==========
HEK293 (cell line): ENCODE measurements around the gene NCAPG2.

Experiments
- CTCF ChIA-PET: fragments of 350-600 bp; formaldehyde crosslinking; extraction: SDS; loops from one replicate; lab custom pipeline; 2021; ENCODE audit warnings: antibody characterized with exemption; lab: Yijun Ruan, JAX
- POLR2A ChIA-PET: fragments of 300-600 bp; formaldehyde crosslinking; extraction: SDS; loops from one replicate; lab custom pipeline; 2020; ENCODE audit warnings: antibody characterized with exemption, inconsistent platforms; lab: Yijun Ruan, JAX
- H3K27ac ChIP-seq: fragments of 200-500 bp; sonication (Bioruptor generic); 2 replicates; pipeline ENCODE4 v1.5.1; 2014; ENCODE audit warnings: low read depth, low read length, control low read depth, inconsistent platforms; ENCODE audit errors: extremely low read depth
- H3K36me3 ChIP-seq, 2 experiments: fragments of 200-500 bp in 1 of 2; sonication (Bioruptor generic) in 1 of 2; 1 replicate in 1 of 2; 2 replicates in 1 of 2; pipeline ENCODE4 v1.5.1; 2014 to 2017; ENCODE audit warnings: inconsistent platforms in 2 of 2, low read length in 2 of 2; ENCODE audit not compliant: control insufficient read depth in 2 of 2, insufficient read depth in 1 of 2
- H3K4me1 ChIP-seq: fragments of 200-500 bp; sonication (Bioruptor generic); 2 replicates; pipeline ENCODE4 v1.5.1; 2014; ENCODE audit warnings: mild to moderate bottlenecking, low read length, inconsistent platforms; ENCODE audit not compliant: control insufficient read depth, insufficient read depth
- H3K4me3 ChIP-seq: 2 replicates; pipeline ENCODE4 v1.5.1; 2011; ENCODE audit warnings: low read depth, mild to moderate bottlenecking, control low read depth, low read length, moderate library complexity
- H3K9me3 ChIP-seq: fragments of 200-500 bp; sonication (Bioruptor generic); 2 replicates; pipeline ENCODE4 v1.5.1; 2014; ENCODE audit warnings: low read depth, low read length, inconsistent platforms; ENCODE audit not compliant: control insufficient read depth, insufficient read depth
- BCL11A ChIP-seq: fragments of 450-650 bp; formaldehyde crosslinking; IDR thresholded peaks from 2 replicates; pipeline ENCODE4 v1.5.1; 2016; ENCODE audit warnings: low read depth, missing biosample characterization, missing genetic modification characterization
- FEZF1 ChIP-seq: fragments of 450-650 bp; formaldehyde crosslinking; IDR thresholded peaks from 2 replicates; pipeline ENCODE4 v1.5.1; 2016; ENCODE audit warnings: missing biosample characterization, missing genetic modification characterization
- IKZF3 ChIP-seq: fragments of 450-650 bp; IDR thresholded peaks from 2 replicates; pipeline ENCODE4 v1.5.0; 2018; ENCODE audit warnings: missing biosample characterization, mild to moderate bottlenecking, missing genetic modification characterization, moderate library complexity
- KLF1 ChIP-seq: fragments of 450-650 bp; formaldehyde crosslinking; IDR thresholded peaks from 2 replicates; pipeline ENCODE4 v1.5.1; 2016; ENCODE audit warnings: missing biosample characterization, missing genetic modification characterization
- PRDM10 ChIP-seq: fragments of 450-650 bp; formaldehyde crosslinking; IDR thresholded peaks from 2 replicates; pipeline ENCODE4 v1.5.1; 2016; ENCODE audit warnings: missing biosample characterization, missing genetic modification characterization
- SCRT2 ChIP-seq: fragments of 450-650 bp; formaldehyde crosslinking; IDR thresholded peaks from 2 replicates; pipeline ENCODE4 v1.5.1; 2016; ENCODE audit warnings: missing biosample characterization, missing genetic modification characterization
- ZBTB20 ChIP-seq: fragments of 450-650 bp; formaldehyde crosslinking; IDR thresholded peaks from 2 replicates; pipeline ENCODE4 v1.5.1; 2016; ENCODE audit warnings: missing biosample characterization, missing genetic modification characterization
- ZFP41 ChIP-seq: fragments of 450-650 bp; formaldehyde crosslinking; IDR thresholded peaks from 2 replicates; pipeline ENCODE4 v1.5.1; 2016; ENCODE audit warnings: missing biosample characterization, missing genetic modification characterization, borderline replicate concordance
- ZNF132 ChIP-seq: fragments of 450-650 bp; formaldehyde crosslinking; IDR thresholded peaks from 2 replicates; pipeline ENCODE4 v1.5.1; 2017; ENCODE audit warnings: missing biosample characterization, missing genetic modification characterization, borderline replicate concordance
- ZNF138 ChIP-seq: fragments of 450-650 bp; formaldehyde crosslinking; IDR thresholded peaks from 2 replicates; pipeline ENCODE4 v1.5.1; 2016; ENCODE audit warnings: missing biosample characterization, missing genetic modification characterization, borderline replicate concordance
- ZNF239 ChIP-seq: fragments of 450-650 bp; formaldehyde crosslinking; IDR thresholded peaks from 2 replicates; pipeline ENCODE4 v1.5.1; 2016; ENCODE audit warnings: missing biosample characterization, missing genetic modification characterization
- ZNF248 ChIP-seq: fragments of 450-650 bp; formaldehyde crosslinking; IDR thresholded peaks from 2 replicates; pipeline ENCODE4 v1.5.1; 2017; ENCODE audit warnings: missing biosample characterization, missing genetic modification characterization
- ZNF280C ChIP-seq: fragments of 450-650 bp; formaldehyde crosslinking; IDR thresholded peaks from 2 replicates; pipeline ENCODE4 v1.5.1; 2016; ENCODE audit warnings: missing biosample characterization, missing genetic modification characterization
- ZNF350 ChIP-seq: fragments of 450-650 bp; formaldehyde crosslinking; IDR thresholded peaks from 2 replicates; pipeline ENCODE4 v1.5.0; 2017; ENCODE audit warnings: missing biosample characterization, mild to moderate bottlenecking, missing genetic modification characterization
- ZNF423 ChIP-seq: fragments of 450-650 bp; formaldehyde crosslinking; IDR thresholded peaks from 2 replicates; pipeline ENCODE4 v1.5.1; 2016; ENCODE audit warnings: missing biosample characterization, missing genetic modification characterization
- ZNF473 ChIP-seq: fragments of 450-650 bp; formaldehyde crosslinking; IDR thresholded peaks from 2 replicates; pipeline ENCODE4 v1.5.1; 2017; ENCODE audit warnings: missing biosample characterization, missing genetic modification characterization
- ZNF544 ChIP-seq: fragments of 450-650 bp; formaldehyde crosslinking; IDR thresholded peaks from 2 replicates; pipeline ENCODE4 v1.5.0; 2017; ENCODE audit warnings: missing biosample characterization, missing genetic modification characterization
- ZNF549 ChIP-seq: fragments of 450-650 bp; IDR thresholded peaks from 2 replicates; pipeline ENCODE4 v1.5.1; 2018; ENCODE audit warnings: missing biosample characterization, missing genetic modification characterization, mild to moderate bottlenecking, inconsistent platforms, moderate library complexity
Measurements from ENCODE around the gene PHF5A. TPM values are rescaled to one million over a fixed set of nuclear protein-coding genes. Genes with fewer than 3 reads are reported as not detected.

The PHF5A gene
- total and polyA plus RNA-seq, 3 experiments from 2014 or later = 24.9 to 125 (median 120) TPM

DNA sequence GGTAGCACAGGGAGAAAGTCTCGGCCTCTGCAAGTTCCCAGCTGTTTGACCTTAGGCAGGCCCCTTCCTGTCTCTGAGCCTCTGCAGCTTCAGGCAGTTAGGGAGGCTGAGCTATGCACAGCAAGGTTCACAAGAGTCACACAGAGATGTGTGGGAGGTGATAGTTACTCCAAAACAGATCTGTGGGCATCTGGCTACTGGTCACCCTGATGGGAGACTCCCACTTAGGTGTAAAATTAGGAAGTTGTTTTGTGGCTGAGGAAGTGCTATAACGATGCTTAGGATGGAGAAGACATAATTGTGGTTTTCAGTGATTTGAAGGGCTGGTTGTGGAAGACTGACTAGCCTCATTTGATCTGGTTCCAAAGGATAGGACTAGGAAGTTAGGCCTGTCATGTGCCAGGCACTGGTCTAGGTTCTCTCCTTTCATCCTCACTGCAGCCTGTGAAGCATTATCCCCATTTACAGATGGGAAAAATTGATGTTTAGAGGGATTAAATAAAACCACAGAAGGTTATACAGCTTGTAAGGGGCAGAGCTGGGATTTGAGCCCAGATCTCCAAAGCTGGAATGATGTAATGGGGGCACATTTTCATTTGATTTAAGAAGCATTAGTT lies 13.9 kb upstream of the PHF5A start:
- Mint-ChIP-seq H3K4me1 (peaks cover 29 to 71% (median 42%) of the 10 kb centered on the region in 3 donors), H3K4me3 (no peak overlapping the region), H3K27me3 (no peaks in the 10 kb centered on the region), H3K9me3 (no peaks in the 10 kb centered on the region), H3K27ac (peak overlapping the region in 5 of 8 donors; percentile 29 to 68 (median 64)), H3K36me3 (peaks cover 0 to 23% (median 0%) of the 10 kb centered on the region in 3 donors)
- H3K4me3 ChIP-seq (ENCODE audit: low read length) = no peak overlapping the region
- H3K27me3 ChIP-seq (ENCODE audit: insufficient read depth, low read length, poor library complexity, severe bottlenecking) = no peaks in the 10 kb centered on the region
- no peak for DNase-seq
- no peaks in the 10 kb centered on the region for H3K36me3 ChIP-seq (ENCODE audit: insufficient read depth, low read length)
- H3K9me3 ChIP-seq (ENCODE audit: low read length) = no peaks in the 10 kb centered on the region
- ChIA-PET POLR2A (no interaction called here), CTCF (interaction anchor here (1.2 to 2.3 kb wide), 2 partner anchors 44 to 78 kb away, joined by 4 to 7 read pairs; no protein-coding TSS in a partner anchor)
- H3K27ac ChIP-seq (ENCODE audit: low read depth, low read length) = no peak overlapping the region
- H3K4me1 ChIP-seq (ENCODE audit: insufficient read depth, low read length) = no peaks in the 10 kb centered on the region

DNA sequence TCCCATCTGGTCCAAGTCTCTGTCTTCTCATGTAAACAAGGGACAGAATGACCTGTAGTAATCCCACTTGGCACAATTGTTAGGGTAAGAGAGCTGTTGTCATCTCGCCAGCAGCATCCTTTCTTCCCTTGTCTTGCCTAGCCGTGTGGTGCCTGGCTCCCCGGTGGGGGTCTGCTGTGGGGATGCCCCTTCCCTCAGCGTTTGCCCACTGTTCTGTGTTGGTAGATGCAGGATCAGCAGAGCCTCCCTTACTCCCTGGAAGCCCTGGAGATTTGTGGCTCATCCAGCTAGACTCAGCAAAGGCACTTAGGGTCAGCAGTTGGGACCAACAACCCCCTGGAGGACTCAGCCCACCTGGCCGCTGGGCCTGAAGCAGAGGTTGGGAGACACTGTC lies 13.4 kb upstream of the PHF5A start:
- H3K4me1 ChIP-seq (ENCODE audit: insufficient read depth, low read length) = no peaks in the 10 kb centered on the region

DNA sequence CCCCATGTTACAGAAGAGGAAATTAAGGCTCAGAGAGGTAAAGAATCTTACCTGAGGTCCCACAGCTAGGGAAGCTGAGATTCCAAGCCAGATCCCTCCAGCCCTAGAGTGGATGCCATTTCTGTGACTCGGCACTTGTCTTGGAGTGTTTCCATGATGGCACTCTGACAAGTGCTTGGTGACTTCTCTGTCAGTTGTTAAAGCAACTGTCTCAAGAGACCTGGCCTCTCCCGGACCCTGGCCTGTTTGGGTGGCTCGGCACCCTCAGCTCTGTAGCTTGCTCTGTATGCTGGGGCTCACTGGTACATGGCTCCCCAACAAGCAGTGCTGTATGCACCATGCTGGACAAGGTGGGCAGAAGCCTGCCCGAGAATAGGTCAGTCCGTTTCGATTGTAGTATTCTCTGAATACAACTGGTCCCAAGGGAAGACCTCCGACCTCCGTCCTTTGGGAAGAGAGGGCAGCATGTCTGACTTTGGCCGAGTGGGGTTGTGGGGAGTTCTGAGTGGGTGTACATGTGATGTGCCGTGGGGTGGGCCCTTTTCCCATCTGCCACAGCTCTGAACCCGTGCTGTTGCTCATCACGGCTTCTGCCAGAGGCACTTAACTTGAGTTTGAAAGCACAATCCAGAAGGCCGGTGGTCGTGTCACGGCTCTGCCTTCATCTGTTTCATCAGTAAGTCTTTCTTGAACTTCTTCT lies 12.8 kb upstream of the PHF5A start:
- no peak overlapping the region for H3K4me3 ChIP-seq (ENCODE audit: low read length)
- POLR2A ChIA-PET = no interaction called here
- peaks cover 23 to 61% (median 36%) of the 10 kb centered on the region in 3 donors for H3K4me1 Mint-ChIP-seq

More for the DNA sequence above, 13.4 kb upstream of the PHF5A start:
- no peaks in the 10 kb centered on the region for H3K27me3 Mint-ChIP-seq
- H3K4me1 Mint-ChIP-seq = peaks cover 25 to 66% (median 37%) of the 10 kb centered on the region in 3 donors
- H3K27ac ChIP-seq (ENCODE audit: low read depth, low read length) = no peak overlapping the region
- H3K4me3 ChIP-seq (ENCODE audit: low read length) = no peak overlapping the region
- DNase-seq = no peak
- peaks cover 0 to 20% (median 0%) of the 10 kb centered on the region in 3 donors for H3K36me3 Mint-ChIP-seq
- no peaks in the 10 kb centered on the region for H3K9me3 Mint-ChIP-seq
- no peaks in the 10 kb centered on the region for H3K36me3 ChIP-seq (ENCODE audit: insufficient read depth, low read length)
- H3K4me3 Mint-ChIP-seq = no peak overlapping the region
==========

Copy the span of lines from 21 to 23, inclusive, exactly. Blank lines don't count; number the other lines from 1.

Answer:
- ZNF248 ChIP-seq: fragments of 450-650 bp; formaldehyde crosslinking; IDR thresholded peaks from 2 replicates; pipeline ENCODE4 v1.5.1; 2017; ENCODE audit warnings: missing biosample characterization, missing genetic modification characterization
- ZNF280C ChIP-seq: fragments of 450-650 bp; formaldehyde crosslinking; IDR thresholded peaks from 2 replicates; pipeline ENCODE4 v1.5.1; 2016; ENCODE audit warnings: missing biosample characterization, missing genetic modification characterization
- ZNF350 ChIP-seq: fragments of 450-650 bp; formaldehyde crosslinking; IDR thresholded peaks from 2 replicates; pipeline ENCODE4 v1.5.0; 2017; ENCODE audit warnings: missing biosample characterization, mild to moderate bottlenecking, missing genetic modification characterization